Gritty urban crime TV drama The Wire has won millions of fans the world over for its intensely realistic portrayal of the problems and poverty in the US city of Baltimore, but the State of Maryland’s former Secretary of Planning, Richard Hall, isn’t one of them.
As the man who’s spent years implementing policies that revitalise and improve areas and neighbourhoods in a state that’s making a tough transition from an industrial and manufacturing economy to one more based on services, he’s more interested in talking about how earn the trust of communities and maintain a genuine conversation as they necessarily change.
“The Wire is just a TV show that showed the worst of Baltimore, exploited it in my opinion. It was well filmed and well-acted. I think that unfortunately a lot of people watched that show and think that’s what Baltimore is all about and they don’t know the other part,” Hall says frankly.
It’s a straight-up attitude that seems to underpin much of the work he’s doing in his new job as the Executive Director of the Maryland Citizens Planning and Housing Association, a citizen based advocacy group that pushes for transparency and integrity in planning decisions, not to mention economic development.
Hall is in Australia as a guest of geospatial and GIS systems giant ESRI Australia to deliver the keynote address to the Locate 16 conference, the nation’s largest gathering of professionals and stakeholders at the coalface of surveying, planning and community resilience.
And while he’s happy to namedrop his host, the message that he’s really pushing to government professionals and policymakers alike is that for all the hype around smart cities, big data and disruption, it’s transparency and a genuine conversation with the community that delivers.
Being open about Open Data
Hall argues that even though it’s now become much easier to share information “up and down levels of government” there still needs to be an openness in terms of how data is collected, interpreted and used to maintain trust.
He observes that when it comes to policymaking and planning – whether it’s redeveloping an underutilised car park or illustrating the consequences of urban sprawl – people need to be able trust in the evidence used to inform decisions, including feeding grass roots data into models to see how plans stack-up for them.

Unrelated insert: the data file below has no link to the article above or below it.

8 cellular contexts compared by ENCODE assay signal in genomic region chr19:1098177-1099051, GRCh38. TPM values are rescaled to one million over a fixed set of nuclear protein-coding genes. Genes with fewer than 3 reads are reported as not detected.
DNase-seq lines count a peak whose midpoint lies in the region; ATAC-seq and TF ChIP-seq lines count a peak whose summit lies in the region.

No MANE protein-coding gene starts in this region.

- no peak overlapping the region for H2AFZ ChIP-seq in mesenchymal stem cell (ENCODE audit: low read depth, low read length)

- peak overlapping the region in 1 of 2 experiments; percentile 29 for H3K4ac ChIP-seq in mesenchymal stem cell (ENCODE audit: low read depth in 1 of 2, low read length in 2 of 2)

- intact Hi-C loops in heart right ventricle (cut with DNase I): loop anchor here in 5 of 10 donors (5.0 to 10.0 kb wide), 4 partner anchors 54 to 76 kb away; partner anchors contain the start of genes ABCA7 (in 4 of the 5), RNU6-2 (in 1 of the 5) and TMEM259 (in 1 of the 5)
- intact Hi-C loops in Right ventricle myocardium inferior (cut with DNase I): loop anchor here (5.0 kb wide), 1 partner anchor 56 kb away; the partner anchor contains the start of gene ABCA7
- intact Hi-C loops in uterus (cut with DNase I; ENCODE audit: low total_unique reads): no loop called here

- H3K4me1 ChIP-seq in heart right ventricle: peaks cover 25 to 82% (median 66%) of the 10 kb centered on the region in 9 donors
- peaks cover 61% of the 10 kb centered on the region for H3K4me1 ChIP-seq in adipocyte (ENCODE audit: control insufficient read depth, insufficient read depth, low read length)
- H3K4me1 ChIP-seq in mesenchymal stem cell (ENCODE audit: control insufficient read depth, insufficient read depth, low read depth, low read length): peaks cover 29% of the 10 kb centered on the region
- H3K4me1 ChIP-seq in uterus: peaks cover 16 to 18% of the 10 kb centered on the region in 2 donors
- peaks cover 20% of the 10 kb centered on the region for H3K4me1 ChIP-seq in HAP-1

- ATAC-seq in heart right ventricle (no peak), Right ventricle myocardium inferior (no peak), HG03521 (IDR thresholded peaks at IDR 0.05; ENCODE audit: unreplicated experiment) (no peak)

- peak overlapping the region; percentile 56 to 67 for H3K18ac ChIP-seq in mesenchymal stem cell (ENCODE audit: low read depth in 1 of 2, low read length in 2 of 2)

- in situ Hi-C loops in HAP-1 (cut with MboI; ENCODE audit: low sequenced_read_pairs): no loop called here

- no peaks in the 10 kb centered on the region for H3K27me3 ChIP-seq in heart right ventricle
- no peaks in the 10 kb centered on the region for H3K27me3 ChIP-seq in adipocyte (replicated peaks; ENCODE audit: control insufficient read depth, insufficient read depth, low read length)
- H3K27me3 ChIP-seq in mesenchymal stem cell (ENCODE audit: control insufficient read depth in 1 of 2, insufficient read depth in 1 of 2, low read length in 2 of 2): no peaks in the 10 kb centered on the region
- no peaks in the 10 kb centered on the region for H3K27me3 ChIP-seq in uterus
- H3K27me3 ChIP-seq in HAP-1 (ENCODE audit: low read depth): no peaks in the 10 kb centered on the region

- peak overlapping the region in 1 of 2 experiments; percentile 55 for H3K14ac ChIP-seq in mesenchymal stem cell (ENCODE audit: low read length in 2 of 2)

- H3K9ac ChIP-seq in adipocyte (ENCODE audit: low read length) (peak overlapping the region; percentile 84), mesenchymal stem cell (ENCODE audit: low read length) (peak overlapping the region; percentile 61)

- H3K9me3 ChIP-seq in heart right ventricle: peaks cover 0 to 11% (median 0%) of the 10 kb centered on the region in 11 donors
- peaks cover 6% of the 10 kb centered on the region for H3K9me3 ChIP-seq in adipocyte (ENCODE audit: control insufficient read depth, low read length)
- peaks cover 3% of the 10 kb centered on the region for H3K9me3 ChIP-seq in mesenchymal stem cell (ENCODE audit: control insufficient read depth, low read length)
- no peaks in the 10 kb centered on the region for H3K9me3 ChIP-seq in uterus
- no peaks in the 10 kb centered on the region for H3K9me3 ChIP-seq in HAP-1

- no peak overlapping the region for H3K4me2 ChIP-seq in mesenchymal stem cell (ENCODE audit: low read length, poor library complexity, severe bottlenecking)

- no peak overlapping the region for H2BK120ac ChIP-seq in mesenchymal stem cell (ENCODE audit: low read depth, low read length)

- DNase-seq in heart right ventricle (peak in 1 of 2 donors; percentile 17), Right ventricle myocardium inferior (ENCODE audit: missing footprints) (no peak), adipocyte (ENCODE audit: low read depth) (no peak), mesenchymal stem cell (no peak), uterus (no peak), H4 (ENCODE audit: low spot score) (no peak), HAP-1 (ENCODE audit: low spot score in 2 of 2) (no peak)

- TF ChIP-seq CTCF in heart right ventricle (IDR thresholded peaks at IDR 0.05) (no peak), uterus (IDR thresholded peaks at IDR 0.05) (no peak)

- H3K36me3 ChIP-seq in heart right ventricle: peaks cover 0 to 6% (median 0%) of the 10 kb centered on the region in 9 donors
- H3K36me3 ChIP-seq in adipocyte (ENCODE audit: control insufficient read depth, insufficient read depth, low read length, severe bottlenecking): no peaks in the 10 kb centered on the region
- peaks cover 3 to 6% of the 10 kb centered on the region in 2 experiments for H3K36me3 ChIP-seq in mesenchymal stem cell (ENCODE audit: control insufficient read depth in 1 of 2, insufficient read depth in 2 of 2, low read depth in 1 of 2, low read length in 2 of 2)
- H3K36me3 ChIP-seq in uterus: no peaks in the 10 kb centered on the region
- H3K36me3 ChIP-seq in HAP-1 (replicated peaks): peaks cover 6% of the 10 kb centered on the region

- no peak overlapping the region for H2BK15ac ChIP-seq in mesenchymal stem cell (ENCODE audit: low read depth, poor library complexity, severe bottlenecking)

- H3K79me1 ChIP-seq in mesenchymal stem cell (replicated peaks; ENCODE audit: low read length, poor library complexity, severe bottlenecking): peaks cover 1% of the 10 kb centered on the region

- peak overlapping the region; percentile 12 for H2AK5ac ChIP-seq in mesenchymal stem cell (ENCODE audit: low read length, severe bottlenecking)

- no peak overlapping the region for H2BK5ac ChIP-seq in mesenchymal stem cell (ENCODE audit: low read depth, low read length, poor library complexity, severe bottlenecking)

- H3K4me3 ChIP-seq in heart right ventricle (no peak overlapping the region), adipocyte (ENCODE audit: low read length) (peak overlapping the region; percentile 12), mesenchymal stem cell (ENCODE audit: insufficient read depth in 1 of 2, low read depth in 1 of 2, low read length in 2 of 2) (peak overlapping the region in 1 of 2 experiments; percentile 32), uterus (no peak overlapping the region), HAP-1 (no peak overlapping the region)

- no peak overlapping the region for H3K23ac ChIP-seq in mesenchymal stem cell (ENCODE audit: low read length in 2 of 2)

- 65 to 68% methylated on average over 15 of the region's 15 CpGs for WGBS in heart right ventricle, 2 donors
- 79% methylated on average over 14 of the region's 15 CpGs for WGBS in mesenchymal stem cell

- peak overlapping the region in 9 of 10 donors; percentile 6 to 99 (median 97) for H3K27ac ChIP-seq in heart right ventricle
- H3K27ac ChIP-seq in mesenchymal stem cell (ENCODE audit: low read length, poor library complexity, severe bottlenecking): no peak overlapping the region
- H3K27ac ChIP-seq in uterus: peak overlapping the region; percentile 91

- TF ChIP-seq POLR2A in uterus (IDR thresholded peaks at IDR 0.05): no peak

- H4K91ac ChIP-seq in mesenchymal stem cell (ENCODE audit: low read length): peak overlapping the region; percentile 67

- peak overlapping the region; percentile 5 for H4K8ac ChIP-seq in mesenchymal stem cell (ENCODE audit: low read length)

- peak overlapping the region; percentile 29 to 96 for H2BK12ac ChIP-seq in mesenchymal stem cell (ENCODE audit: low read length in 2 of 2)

“If people don’t have faith in what your information and analysis and data is telling you, then the policy you are trying to sell or promote or change [becomes] much harder,” Hall says.
Putting up city and government data to public exposure is a key part of that approach because it can illuminate what’s working well, what isn’t and what the potential benefits or consequences of a decision or policy could be.
“The opportunity is to use a lot of technical technology that’s really advanced over the last several years to better manage the national and built environments and engage citizens in that process,” Hall says.
“Whether it’s providing information about what’s happening now, what current conditions are, how current policies, services or programs are working or how to propose, consider or even simulate new or different policies or services.”
The buzzword (because you just can’t have a technology without one) that Hall uses is ‘Smart Growth’ which is really more about being able to foresee actual outcomes rather than trying to push them to the max on a leap of faith.